Hugo Slim

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Hugo John Robertson Slim (born 1961) is a British academic and policy advisor in International Relations specialising in the ethics of war and humanitarian aid.

Slim has written about the nature of contemporary conflict, the protection of civilians and the ethics of humanitarian aid. He is currently a Senior Research Fellow at the Las Casas Institute for Social Justice at Blackfriars Hall at the University of Oxford and also at the Blavatnik School of Government.

Early life and education[edit]

Slim is the second son of John Slim, 2nd Viscount Slim, and Elisabeth "Buffy" Slim, née Spinney. He was educated at Broadlands Primary School in Hereford and St George's School, Windsor before going to Eton College and then to St John's College, Oxford where he studied Theology. He received his PhD (on the basis of published work) from Oxford Brookes University in 2002.

Contribution to ethics[edit]

Slim's writing on war is distinct for its determined focus on the civilian experience of war and the moral arguments he uses to justify the "civilian ethic" in armed conflict.[1] His book, Killing Civilians (2007) used a historical perspective to establish "seven spheres of suffering" that are typical for civilians in war, and criticised a spectrum of "anti-civilian ideologies" in political and military policy that deliberately drive this suffering.[1][2]

Slim has also pioneered a new turn in the applied ethics of Humanitarian Aid. This began with a paper "Doing the Right Thing: Relief Agencies, Moral Dilemmas and Moral Responsibility in Political Emergencies and War" (Disasters 21:3, 1997).[3] His book, Humanitarian Ethics: The Morality of Aid in War and Disaster (2015) framed a new field of practical humanitarian ethics. This has influenced scholars, policymakers and practitioners in humanitarian aid who are now using and critiquing Slim's approach.[4][5]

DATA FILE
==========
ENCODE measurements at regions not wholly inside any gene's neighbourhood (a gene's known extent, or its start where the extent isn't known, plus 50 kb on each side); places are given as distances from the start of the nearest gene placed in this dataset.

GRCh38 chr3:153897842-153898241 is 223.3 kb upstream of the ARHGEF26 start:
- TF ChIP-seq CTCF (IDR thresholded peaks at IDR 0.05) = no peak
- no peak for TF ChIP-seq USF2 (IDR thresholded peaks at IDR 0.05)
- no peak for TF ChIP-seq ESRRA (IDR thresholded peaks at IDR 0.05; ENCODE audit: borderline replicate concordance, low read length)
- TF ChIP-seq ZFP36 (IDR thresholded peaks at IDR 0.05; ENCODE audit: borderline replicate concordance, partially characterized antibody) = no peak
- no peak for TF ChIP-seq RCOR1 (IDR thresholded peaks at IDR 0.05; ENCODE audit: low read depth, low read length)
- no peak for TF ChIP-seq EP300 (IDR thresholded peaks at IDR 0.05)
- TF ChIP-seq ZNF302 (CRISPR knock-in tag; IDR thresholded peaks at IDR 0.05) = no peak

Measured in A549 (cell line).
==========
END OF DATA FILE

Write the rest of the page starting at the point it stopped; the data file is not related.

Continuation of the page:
Life and career[edit]

Slim has combined a career in academia, policy and practice. He started his career in 1983 with Save the Children UK, working in Morocco, Sudan and Ethiopia and as a field officer for the Special Representative of the UN Secretary-General in Ethiopia.[6] Returning to the UK, he worked on Save the Children's Middle East Desk during the first Intifada and the Iraqi Kurdish refugee crisis in Turkey, before becoming Senior Research Officer from 1992 to 1994.[7]

He was appointed Senior Lecturer at Oxford Brookes University in 1994 to co-lead the new Masters in Development and Humanitarian Practice with Nabeel Hamdi at the Centre for Development and Emergency Practice (CENDEP).[8] In 2001, Hamdi and Slim won a Queen's Anniversary Prize for Higher Education for their "exceptional innovation in the education of humanitarian professionals."[9]